Mad About Mulch

Mulch by Russ on Flickr

If you are not going to be gardening for fall, or keep a smaller garden in the cool seasons, it’s time to begin putting beds to rest as their crops play out.  If you planted only in a single wave in spring, determinate tomatoes, summer squash, cucumbers and even many winter squash have finished their life cycles and are dead, dying, or just failing to produce more fruit.  After you’ve cleared away the old plant material and any other debris, put a few inches of mulch on top.

Why Mulch

Mulch has numerous garden benefits:

  • Mulch suppresses weed seed germination
  • Mulch conserves moisture in the soil, which is a benefit even when plants aren’t growing: soil infauna like worms, fungi and bacteria need moisture to thrive
  • Mulch adds to the fertility of the soil as it decomposes
  • Mulch prevents soil erosion

Choosing a Mulch

For garden growing areas, you only want to use a biodegradable mulch, like straw, wood chips, pine needles or shredded tree leaves.  You can use composted manure, but with manure and straw, be wary of persistent herbicides.  You can also extend your mulch with shredded newspaper and paper, but don’t use too much newspaper as it tends to mat down and make paper mache, starving the soil underneath for oxygen and water.  My favorites are:

  • Arborist wood chips are often available for free from tree service companies, who even deliver.  Don’t expect wood chips on demand: these companies will drop off a load when they are in your area.
  • Pine needles are great for pathways in the garden.  Stack pine needles deeper than you think you’d want.  They compact down quickly.  Pine needles are also easy to rake away from garden beds in the spring.

Mulch Myths Versus the Facts

  • Straw, hay and grass clippings have weed seeds.  Very true, and one of the reasons these are not a favored material of mine.
  • Pine needles make the soil acidic.  This common advice — or warning — is just wrong.  Fresh pine needles are indeed slightly acidic (6.0-6.5 pH), as are fresh pine chips.  But when they biodegrade, they are no longer acidic and do not affect the soil pH.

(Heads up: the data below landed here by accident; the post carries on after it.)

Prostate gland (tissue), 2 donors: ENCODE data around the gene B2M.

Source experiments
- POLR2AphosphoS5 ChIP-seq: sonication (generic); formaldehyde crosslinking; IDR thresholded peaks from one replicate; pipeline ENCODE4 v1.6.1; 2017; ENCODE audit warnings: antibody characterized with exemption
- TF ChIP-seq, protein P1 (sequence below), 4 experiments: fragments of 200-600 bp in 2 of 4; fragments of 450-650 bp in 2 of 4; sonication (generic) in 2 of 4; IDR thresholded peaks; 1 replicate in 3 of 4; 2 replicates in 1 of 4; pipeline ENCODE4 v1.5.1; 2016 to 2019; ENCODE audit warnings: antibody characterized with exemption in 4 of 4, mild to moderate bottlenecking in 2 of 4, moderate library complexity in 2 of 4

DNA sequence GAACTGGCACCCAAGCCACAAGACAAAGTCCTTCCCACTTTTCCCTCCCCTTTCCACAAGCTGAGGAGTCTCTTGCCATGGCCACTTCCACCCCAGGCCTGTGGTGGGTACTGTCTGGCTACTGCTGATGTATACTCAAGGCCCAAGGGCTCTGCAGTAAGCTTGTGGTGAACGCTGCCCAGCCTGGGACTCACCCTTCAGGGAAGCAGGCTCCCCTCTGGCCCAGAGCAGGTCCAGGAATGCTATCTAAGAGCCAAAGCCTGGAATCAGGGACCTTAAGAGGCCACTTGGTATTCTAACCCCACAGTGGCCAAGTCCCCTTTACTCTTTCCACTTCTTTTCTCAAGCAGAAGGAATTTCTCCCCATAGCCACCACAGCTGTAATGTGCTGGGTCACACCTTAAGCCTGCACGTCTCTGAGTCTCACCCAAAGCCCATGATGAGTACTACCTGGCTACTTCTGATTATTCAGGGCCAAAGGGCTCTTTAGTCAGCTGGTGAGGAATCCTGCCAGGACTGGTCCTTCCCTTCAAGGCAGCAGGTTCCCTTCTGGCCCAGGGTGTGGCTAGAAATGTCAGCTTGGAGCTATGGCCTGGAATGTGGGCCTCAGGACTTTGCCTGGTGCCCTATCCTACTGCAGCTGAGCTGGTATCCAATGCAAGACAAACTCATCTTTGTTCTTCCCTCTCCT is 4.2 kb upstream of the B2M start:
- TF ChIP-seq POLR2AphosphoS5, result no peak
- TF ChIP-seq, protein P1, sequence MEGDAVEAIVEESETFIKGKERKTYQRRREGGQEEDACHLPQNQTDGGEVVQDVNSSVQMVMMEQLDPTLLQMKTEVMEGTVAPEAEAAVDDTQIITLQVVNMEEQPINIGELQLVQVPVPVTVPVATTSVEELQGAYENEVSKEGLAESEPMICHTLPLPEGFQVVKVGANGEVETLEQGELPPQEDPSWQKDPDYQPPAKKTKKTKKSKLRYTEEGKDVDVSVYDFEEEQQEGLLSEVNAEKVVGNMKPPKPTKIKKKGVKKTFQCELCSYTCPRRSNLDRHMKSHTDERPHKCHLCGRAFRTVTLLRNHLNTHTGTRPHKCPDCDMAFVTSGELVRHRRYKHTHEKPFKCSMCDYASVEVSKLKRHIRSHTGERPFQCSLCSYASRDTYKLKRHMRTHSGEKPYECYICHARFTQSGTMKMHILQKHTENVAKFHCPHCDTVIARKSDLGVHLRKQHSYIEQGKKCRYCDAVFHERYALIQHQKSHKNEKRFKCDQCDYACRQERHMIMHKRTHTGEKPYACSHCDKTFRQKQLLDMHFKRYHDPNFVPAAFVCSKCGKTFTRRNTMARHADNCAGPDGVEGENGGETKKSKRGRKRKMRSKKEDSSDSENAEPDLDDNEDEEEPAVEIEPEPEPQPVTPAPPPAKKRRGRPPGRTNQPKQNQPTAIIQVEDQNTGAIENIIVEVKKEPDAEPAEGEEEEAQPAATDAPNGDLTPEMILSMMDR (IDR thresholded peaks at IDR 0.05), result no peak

• Wood chips rob the soil of nitrogen.  Mostly untrue.  As organic materials decompose, they temporarily bind nitrogen and then release it when fully decomposed.  Since wood chips take longer to decompose, the theory is that they will tie up nitrogen in the soil.  In reality, wood chips do not suck nitrogen deep out of the soil like iron filings to a magnet.  What does happen is that there is a sharp reduction in nitrogen at the thin layer of contact.  This is one of the ways that mulching helps reduce weed germination.  Needless to say, it can also reduce germination of vegetable seeds, so remove wood chip mulch from the soil surface when sowing seeds, and don’t use wood chips as mulch around seedlings and shallow rooted vegetable plants such as in containers and “square foot” or “square inch” methods.
  • Wood chips from some trees kill other plants.  Part true. Juglans species, such as Black Walnut and Pecan, produce an herbicide called juglone.  While it doesn’t have much effect on established plants, it can harm seedlings.  Cedars and junipers are often also labelled as killer mulches, but these are perfectly safe to use.
  • Wood chips transmit disease.  Myth.  When this theory is put to the test, it turns out they don’t transmit disease when used on top of the soil.  Back-filling soil with mulch, as in hugelkulture, does create a potential disease vector.

Go mulch!  The benefits far outweigh the cons.  Mulch feeds and protects your soil.